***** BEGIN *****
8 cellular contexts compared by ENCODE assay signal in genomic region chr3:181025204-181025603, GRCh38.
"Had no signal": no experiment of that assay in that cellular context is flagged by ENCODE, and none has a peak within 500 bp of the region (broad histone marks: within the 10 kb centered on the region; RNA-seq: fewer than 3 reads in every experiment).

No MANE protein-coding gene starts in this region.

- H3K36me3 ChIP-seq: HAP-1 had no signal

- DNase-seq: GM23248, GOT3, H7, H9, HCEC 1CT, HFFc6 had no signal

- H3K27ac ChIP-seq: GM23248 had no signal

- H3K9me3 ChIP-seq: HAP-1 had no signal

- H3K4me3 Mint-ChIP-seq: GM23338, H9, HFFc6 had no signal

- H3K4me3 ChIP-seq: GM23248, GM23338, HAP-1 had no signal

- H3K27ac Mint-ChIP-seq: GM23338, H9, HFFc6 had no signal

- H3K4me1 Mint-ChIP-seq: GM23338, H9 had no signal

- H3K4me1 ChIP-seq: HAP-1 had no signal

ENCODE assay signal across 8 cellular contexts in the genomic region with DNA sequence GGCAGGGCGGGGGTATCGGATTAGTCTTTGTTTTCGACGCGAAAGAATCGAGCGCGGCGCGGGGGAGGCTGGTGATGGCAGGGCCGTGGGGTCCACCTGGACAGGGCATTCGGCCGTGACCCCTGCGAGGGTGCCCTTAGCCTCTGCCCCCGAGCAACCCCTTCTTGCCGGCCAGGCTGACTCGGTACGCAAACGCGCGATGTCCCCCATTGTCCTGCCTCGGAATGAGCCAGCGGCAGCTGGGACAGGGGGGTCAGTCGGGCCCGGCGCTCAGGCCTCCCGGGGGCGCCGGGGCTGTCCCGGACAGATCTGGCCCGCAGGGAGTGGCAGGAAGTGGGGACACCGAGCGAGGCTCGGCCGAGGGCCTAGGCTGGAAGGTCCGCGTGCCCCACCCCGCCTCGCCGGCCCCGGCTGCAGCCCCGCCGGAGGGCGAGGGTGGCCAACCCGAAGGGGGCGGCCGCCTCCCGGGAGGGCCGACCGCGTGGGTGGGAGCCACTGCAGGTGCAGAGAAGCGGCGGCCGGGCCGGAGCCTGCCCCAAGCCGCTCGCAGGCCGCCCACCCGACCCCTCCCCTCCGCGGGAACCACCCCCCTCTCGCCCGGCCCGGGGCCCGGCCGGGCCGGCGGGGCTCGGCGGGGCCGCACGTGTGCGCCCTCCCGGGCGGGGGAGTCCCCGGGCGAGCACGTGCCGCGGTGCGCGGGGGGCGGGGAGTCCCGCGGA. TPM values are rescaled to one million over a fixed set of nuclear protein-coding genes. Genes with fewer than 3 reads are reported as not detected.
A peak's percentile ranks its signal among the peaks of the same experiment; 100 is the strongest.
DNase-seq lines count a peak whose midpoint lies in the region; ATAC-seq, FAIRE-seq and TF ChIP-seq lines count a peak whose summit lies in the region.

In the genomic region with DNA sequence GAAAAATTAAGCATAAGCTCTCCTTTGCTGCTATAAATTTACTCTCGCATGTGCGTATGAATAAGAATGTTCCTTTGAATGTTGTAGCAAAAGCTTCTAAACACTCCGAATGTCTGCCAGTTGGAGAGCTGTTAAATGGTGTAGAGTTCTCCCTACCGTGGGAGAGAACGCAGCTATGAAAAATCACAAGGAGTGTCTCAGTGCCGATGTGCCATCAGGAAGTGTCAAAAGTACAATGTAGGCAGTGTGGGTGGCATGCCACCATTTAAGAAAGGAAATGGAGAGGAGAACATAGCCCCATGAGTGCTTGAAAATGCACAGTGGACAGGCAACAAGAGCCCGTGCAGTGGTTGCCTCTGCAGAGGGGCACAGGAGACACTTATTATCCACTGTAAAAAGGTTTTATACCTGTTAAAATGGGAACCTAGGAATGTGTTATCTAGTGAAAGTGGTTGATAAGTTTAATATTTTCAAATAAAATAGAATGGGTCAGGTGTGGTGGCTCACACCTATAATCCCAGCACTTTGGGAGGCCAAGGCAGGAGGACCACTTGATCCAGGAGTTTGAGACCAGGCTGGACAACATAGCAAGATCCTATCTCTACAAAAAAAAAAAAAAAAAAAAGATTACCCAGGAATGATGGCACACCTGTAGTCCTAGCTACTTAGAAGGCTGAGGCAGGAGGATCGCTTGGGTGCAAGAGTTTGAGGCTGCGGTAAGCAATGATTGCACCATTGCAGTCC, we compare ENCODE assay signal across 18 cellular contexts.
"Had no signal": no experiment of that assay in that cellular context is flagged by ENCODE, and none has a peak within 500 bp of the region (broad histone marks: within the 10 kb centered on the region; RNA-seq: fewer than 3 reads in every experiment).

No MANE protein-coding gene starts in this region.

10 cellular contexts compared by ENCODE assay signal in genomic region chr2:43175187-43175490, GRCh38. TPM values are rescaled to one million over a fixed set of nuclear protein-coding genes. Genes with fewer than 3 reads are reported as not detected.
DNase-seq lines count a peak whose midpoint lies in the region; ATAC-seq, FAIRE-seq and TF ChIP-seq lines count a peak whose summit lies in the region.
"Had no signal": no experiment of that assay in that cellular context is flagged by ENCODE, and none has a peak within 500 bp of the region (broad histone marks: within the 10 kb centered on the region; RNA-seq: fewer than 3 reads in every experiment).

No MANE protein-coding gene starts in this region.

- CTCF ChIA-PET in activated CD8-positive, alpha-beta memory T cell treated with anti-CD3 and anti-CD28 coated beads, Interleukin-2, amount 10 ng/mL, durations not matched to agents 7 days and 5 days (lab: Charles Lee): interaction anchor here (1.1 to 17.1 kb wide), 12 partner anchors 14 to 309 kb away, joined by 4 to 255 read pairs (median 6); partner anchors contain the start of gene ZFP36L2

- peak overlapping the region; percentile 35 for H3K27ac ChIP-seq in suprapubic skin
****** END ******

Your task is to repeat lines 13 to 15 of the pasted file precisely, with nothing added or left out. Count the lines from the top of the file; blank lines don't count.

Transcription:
ENCODE assay signal across 8 cellular contexts in the genomic region with DNA sequence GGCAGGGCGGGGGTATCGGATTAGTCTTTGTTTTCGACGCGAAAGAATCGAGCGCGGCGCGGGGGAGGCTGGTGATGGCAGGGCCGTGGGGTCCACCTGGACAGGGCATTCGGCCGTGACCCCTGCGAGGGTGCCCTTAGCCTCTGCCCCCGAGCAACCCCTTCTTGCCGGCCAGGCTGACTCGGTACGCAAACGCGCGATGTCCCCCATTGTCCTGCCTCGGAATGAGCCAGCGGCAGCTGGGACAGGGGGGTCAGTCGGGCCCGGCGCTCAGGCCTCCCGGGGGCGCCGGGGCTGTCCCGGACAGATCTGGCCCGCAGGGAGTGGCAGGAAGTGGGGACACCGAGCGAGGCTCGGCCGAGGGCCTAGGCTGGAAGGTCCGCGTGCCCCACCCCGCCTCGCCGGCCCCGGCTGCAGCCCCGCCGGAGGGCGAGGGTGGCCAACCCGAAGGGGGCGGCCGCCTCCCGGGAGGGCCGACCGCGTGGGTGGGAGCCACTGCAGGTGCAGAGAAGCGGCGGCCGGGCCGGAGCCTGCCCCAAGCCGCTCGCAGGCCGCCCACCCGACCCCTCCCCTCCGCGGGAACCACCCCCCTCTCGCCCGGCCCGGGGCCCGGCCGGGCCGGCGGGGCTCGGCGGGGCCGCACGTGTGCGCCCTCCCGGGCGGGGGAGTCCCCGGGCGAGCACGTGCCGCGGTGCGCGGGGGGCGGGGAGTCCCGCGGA. TPM values are rescaled to one million over a fixed set of nuclear protein-coding genes. Genes with fewer than 3 reads are reported as not detected.
A peak's percentile ranks its signal among the peaks of the same experiment; 100 is the strongest.
DNase-seq lines count a peak whose midpoint lies in the region; ATAC-seq, FAIRE-seq and TF ChIP-seq lines count a peak whose summit lies in the region.